other journalists, patient rights activists and advocacy groups and
several leading experts on psychotropic drugs.
Once a medication is approved to treat one condition, doctors may
prescribe it off-label for other indications if they think it will be
effective, but drug makers are barred by law from encouraging
physicians to prescribe a drug for uses other than those listed on the
FDA approved label. But in recent years, its a well-known fact that
off-label promotion has become the industries primary marketing tool
when it comes to psychiatric drugs.
"Off-label" use also includes treating an approved condition for a
longer duration of time, or in combination with other drugs, or at a
different dosage, or with a different patient population such children
or the elderly, than are listed on the label.
Zyprexa (Lilly), Risperdal (J&J) and Seroquel (AstraZeneca) belong
to a class of drugs known as "atypical" antipsychotics. The other
atypical drug include Abilify (Bristol Meyers Squibb), Geodon (Pfizer)
and Clozril (Novartis).
The drugs were FDA approved only to treat schizophrenia and the manic
phase of bipolar disorder in adults and have never been approved for
use in combination with each other.
The many lawsuits filed against Lilly allege that the company's
off-label marketing campaigns included influencing doctors to prescribe
the drug to millions of patients ranging from toddlers to the elderly
for an exhaustive list of unapproved uses such as anxiety, sleep
disruption, mood swings, post-partum depression, autism, attention
deficit hyperactivity and dementia.
According to Harrisburg Pennsylvania psychiatrist, Dr Stefan
Kruszewski, the atypical drugs can increase the risk of drastic weight
gain, diabetes, pancreatitis, hypertension, heart attacks and stroke.
"The drugs can cause both a severe metabolic syndrome consisting of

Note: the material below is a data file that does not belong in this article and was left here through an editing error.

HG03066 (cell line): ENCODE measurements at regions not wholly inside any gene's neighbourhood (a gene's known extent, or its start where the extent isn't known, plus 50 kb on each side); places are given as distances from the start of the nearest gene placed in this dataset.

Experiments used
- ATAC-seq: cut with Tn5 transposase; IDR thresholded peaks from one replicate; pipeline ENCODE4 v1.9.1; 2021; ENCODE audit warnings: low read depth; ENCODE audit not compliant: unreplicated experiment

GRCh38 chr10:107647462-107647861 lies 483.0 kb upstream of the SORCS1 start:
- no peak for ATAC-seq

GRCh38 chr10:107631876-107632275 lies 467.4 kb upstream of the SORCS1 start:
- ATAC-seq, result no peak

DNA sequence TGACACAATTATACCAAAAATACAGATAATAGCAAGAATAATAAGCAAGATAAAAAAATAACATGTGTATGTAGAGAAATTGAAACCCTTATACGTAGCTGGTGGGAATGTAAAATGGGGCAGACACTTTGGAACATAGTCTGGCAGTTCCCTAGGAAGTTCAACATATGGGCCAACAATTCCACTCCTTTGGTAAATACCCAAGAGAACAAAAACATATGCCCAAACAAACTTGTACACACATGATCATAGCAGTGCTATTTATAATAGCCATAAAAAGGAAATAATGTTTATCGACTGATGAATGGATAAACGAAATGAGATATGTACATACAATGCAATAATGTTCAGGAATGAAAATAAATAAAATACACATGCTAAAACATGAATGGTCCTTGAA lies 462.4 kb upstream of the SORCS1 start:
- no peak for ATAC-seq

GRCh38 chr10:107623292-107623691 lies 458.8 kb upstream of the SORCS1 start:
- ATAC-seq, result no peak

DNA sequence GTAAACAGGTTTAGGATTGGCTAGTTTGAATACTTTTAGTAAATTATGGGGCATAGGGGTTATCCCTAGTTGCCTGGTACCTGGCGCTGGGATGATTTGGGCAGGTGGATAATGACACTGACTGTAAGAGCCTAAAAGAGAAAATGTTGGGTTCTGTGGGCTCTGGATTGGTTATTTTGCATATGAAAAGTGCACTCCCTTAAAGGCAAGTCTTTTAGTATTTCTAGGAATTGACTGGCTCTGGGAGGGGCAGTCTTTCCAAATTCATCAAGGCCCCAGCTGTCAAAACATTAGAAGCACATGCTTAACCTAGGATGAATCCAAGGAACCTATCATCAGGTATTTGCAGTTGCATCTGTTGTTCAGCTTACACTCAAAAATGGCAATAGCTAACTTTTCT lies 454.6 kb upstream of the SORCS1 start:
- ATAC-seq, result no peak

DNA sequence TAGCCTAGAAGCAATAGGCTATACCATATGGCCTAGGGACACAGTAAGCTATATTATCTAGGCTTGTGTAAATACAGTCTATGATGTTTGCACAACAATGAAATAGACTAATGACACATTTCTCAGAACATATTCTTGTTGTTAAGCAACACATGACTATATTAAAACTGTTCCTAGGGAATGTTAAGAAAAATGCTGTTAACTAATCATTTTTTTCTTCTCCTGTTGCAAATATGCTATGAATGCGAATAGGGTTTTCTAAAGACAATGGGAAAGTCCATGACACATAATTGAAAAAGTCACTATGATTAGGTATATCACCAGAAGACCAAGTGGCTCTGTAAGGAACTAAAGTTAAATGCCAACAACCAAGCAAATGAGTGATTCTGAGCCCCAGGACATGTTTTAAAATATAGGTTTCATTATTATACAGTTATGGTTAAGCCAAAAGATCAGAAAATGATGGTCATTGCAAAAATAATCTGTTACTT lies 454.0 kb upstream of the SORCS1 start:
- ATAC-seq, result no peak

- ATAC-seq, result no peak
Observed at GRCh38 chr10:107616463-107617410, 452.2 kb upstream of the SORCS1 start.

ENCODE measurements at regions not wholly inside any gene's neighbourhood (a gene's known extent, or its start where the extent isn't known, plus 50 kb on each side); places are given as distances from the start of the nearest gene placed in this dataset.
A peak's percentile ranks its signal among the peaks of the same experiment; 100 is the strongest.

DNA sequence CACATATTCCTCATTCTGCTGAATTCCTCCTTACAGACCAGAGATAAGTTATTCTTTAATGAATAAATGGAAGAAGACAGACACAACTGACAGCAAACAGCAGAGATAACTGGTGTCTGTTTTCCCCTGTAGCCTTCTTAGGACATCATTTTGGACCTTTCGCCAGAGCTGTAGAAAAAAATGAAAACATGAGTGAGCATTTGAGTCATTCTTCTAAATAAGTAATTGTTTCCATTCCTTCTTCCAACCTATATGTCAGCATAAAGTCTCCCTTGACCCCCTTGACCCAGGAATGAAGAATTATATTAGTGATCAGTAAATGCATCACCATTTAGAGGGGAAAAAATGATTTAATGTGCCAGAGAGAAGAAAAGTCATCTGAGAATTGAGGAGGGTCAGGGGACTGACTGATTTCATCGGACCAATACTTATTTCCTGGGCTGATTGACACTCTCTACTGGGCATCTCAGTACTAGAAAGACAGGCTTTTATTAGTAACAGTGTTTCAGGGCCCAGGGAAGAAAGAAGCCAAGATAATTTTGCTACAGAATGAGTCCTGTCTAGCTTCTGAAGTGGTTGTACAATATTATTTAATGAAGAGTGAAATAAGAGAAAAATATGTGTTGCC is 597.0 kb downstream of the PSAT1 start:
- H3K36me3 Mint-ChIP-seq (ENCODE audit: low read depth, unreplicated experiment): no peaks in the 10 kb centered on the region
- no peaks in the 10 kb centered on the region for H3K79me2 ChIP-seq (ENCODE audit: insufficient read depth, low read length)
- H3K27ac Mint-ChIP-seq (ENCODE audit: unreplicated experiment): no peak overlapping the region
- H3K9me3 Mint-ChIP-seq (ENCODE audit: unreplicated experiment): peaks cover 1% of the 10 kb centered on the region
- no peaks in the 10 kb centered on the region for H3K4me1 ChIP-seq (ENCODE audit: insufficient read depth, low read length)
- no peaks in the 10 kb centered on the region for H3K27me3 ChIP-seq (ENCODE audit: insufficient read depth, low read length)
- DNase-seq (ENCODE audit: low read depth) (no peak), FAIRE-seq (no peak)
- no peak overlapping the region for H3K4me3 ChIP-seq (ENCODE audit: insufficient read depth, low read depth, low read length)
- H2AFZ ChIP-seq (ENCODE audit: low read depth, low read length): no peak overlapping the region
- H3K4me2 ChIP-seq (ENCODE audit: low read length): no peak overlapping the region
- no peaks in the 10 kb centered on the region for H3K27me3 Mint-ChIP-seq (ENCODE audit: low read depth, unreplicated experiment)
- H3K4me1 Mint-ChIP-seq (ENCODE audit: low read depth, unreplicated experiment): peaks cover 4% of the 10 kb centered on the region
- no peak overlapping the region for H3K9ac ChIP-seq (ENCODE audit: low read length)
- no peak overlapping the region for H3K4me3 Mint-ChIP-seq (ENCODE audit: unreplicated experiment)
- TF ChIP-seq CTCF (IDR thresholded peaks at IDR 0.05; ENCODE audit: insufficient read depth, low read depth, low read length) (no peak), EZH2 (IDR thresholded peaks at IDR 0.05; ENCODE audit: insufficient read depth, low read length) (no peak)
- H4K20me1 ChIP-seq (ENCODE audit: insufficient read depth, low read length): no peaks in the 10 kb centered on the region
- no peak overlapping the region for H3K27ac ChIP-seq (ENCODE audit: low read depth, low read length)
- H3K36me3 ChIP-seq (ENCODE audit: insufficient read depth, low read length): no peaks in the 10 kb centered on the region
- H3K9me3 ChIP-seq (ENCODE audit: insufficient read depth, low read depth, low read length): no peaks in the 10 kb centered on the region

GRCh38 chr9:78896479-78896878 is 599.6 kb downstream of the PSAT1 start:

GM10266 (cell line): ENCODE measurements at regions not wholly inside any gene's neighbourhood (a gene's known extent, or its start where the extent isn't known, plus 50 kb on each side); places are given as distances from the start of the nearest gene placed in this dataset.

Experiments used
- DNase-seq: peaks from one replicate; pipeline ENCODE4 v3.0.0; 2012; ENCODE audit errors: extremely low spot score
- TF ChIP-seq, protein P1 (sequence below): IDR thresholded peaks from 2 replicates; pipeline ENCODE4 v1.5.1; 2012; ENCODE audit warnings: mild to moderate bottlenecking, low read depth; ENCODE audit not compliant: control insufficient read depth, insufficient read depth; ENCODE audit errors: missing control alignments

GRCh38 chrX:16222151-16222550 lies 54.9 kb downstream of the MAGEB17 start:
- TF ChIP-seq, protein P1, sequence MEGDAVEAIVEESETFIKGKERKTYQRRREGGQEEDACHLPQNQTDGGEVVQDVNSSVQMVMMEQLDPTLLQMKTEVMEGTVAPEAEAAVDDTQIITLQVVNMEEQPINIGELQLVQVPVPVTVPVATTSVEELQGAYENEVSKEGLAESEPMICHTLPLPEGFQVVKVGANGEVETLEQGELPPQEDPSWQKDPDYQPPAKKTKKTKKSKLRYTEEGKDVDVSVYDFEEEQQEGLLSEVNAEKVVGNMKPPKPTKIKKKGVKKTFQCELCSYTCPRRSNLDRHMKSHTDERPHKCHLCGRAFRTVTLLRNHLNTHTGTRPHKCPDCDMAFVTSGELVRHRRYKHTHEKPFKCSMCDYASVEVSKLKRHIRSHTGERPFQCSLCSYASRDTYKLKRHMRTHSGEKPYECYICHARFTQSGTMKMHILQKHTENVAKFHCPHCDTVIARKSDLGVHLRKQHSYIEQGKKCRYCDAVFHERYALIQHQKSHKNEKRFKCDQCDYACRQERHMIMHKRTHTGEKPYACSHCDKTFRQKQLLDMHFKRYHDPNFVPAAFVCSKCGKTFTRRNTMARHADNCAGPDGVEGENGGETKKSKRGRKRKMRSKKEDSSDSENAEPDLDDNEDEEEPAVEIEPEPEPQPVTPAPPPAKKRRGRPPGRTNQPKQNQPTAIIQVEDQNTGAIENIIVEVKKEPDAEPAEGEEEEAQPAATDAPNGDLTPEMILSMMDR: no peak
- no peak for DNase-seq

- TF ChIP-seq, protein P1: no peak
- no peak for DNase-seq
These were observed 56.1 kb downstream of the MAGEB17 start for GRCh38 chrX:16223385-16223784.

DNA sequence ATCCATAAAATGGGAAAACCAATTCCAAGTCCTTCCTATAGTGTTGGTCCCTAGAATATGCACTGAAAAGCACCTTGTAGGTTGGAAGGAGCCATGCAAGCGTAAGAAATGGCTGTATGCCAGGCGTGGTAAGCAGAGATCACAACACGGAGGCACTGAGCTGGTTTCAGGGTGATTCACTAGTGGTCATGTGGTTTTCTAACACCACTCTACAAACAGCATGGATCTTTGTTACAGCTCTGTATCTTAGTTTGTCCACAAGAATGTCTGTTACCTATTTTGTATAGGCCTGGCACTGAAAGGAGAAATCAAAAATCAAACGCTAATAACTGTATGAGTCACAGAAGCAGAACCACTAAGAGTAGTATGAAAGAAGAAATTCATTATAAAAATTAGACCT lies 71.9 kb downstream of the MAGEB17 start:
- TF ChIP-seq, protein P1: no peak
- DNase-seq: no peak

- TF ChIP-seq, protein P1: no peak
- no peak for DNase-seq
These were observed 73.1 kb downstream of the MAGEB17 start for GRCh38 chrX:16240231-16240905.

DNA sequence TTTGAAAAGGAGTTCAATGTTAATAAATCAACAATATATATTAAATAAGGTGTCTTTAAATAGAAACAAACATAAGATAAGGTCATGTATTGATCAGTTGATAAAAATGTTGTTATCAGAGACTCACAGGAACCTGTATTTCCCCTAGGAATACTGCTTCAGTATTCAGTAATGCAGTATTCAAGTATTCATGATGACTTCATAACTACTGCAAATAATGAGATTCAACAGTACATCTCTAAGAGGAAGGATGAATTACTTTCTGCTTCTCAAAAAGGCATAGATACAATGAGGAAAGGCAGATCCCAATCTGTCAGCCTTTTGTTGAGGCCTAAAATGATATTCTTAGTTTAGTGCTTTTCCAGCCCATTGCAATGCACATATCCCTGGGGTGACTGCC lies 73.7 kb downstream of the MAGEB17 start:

obesity, diabetes and cardiovascular problems," he explains, "at the
same time that they cause the neurological side effects as the older
antipsychotics such as akathesis, a severe restlessness and tardive
dyskinesia an often irreversible movement disorder."
As an expert witness in the case, Dr Egilman reviewed the Lilly
documents kept under seal by the court order and learned that Lilly had
indeed engaged in a massive off-label marketing scheme to increase
profits by encouraging doctors to prescribe the drug for unapproved
uses and had concealed the drug's serious side effects.
As a physician, after learning what was in the documents and knowing
the harm that was sure to come to patients who continued to take
Zyprexa, Dr Egilman was clearly facing a major ethical dilemma.
At the time, Lilly had already managed to keep the documents hidden by
settling out of court with about 8,000 Zyprexa victims in 2005 by
paying close to $700 million, after only five plaintiffs had provided
depositions and before any substantive depositions could be taken from
any of the Lilly defendants.
And the first batch out of court settlements did nothing to deter the
off-label sales of Zyprexa. According to Lilly's SEC filings, sales in
the second quarter of 2006 totaled $1.12 billion, or a 2% increase over